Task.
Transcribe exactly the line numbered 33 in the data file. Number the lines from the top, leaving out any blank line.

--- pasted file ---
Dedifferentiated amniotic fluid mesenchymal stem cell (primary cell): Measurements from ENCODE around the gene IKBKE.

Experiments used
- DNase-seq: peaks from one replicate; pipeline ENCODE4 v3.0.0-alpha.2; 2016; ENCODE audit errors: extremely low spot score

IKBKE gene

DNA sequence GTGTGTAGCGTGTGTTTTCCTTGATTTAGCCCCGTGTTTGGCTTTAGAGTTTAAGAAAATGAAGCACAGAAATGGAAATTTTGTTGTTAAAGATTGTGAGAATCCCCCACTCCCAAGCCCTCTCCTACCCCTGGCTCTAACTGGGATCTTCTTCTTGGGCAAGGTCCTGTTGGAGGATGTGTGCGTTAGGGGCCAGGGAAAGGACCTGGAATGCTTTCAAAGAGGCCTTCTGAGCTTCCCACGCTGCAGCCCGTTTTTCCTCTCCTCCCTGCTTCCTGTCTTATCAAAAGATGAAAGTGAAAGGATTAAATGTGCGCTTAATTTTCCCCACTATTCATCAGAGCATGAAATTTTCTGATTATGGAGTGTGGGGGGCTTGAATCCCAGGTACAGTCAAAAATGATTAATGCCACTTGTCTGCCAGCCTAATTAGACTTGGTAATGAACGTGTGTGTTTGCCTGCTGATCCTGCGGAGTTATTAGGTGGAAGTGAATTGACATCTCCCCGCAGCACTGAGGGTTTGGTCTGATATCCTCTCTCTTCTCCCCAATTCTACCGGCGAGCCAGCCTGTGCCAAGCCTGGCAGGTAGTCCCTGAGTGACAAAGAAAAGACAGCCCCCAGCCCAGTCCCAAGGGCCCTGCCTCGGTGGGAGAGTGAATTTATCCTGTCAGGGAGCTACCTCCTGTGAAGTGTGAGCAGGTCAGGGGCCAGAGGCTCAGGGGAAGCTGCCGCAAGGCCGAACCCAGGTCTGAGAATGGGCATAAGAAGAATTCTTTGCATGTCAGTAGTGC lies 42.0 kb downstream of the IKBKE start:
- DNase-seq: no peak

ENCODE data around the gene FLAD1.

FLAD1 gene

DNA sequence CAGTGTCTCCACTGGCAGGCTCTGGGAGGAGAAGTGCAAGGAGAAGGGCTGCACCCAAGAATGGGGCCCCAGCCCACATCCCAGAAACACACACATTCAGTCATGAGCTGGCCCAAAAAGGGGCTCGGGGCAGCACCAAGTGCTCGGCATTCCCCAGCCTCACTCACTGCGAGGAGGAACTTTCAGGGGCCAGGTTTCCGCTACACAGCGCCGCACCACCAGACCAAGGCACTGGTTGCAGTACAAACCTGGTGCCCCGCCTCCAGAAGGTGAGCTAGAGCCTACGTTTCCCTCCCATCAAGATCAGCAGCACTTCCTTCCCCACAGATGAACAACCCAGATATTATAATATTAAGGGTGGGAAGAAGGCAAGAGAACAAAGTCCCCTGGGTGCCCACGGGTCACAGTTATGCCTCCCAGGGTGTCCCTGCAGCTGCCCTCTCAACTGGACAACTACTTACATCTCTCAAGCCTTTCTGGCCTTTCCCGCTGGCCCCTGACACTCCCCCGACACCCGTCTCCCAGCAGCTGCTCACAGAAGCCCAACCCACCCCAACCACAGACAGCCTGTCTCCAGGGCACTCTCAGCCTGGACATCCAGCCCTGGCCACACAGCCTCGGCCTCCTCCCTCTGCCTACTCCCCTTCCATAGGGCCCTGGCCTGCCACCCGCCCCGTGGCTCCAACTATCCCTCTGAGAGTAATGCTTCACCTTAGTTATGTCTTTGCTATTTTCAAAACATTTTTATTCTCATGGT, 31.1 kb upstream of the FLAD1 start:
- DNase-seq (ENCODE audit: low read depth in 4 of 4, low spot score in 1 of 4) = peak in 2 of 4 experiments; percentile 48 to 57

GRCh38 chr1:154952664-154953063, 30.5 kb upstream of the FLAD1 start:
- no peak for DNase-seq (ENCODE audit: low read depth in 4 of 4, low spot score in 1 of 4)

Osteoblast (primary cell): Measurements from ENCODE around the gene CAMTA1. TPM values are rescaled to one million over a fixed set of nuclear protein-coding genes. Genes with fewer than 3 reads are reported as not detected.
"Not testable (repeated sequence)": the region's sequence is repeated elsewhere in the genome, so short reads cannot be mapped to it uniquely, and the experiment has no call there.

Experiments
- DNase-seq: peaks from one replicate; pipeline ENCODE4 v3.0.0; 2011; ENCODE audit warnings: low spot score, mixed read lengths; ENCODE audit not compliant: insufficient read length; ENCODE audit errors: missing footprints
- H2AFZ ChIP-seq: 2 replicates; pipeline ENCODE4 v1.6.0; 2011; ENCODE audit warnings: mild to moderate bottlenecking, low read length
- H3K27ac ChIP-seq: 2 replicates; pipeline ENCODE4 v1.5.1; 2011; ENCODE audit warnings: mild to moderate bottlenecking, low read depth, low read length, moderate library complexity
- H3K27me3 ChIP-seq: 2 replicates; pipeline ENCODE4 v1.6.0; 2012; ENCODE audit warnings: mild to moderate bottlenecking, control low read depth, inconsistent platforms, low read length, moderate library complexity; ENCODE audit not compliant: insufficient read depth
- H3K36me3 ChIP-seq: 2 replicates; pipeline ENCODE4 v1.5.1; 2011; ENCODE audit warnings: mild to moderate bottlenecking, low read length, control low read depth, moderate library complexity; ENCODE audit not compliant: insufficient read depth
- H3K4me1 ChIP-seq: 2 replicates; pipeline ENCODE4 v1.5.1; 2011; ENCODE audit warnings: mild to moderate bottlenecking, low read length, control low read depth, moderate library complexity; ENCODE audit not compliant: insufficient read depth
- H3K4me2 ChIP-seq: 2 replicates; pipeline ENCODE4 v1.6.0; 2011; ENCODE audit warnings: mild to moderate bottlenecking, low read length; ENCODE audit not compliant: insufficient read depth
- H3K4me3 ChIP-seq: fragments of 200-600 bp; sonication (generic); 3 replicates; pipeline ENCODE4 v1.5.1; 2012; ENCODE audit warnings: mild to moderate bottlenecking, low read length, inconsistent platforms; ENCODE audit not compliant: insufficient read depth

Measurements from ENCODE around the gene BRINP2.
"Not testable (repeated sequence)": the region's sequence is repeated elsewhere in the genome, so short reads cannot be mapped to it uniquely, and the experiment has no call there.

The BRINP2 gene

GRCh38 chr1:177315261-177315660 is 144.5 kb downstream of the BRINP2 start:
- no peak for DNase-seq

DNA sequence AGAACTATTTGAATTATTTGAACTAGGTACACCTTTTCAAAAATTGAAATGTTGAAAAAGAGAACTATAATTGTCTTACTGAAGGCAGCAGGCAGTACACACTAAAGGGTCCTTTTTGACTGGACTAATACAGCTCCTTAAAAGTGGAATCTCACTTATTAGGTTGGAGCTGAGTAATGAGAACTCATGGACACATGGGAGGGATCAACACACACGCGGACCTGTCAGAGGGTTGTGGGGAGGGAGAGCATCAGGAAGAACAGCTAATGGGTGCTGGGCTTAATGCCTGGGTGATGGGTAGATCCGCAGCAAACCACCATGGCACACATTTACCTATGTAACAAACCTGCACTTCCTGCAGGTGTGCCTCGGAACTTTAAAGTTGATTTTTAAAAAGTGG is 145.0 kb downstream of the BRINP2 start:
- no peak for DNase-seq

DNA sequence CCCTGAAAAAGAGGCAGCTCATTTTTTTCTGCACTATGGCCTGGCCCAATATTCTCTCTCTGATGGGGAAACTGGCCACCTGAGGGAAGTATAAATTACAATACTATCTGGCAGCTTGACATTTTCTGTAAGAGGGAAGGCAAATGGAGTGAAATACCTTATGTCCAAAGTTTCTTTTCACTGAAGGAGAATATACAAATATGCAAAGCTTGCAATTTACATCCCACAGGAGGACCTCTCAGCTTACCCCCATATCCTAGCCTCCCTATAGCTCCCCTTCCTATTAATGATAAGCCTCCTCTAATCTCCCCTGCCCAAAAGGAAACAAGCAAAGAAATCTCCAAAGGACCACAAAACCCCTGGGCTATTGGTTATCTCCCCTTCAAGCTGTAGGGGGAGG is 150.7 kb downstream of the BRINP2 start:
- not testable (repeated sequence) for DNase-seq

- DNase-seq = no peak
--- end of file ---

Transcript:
- DNase-seq = no peak